• No Fair Cheating: Built-in cheat functions can be found in the options menu, such as God Mode and unlimited ammo, but turning them on prevents you from progressing through the campaign.
    • Averted with the actual non-menu cheats; they can't give you gameplay-destroying cheats like invulnerability, but you can play with your weapon loadout at will and litter the level with very powerful allied units that'll make short work of anything nearby and make passing the mission a triviality.
  • Nuke 'em: You can equip a one-shot nuclear missile to one of your secondary hardpoints- assuming your Runner can carry the damn thing. Don't get caught in the blast. The result of the nuke is a large flaming crater where anything, including enemies, buildings and the hill they were standing on used to be.
  • Organic Technology: The aliens are apparently organic-mechanical hybrids. They salvage anything useful from the battlefield following their raids, including human remains.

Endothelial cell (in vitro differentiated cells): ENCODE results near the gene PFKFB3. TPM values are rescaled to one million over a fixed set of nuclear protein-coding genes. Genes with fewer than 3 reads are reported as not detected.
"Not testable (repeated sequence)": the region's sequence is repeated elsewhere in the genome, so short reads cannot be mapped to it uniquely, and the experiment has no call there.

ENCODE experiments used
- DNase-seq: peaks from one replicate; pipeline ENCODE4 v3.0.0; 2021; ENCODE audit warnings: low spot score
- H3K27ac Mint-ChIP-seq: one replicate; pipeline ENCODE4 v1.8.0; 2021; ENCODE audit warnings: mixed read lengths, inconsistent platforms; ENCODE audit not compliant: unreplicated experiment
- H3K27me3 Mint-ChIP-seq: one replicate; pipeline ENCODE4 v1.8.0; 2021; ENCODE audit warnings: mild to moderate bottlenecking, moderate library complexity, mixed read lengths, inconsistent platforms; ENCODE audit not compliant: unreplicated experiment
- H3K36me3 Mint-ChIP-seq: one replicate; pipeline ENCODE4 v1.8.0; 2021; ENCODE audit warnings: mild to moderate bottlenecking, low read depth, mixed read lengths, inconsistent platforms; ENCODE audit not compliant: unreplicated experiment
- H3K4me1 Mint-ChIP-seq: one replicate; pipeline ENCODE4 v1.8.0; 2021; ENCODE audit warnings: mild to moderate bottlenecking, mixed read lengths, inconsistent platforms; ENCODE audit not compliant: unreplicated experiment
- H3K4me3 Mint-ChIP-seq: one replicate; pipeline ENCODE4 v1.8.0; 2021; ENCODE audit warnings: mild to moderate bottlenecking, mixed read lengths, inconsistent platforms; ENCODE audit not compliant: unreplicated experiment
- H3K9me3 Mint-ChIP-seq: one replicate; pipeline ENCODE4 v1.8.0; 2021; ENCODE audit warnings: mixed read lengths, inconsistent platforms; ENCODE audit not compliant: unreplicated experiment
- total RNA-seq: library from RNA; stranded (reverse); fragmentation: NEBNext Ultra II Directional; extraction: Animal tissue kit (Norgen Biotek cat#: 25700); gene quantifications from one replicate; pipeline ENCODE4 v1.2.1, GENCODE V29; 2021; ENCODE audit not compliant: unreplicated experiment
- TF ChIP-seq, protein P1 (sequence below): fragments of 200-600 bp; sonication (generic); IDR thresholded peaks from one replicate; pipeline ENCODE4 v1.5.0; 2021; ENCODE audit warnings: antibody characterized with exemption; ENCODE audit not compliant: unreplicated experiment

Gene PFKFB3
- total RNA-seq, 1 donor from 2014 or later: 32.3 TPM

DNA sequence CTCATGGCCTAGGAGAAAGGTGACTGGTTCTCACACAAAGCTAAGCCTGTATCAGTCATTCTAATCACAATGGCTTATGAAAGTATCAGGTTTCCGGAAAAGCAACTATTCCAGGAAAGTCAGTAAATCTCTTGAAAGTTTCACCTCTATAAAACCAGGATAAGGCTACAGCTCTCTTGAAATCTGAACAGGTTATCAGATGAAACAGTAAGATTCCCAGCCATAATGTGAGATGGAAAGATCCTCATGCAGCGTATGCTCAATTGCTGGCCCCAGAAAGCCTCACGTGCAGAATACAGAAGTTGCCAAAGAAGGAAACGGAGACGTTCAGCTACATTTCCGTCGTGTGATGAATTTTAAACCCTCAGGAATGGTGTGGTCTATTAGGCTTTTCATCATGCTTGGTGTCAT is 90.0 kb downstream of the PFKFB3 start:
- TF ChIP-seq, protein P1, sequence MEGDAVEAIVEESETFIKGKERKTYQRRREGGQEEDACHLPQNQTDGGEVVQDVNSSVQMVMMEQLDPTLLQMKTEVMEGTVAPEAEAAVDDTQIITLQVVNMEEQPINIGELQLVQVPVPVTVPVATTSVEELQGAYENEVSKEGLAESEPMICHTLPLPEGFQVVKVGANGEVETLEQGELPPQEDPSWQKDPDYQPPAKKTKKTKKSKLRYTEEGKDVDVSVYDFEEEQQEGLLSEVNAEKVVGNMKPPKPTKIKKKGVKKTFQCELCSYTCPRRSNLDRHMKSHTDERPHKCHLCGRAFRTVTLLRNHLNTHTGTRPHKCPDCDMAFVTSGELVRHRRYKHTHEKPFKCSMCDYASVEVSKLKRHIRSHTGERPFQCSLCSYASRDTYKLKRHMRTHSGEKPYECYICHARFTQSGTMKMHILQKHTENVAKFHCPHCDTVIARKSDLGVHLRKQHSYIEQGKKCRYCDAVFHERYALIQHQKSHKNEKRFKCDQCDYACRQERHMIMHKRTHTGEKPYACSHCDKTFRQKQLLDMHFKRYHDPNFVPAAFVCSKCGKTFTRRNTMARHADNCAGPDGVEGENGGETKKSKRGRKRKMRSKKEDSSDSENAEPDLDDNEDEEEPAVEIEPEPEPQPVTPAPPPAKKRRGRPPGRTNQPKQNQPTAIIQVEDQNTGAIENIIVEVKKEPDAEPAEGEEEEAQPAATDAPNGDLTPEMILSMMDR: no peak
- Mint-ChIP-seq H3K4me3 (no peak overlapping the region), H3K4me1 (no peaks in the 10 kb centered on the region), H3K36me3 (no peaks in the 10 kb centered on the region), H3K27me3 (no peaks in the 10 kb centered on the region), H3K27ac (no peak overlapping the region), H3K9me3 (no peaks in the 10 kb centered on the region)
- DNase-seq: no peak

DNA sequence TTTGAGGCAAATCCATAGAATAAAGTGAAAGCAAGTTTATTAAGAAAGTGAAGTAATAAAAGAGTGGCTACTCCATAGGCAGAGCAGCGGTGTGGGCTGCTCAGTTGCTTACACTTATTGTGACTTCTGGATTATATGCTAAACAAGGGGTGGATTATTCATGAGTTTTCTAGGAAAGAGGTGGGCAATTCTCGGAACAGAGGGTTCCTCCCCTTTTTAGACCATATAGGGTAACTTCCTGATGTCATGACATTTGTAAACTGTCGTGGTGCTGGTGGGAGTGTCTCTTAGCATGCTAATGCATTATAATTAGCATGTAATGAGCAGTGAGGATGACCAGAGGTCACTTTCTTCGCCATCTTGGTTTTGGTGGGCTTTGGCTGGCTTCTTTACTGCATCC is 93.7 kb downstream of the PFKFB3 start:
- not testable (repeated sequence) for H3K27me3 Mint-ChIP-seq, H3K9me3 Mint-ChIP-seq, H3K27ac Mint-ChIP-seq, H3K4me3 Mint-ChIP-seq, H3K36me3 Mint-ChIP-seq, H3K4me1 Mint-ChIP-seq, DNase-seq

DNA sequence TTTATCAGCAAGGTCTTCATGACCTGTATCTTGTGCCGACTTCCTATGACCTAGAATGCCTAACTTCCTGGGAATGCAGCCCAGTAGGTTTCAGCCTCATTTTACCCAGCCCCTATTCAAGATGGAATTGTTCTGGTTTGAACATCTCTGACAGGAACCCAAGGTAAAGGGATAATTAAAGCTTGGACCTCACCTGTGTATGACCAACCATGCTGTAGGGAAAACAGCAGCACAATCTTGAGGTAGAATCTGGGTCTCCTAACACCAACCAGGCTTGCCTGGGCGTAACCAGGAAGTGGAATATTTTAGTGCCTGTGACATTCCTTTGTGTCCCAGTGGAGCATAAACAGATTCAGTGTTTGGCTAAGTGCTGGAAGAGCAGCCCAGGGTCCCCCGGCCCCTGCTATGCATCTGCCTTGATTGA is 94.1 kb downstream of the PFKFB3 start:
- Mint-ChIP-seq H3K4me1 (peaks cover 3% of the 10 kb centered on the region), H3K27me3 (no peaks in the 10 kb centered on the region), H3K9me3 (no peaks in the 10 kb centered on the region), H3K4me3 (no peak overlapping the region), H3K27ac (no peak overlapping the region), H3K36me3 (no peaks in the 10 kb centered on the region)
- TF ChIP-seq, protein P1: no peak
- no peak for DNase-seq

• Overheating: It's possible to direct power from your reactor to different systems: Weapons, Shields and Propulsion. Use too much power, especially in propulsion, and you can overheat your reactor and blow up as result.
  • Recycled Soundtrack: The demo of this game borrowed a few midi tracks from Descent II, another Interplay game, most notably the creepy briefing music heard in Descent II's demo.
  • Red Shirts: Your AI buddies have a habit of getting dead if you don't back them up.
  • Scary Dogmatic Aliens: They need our resources and cannot be reasoned with.
  • Spider Tank: A common alien enemy. Other models include raptors and scorpions (their stinger shoots a nasty lighting blast, watch out!)
  • Stuff Blowing Up: Often.
  • Teleporters and Transporters: The aliens use "Teleportal" gates to get from planet to planet and across the surface of planets quickly.
  • Videogame Cruelty Potential: Blowing the heads off enemy mechs causes them to twitch uncontrollably or blunder around harmlessly bumping into things.
  • Weak Turret Gun: Autocannon turrets occasionally aid you against enemies. They're not really "weak", but have little health. The aliens' energy turrets, however, play this completely straight.
  • Why You Should Destroy the Planet Earth: Never revealed.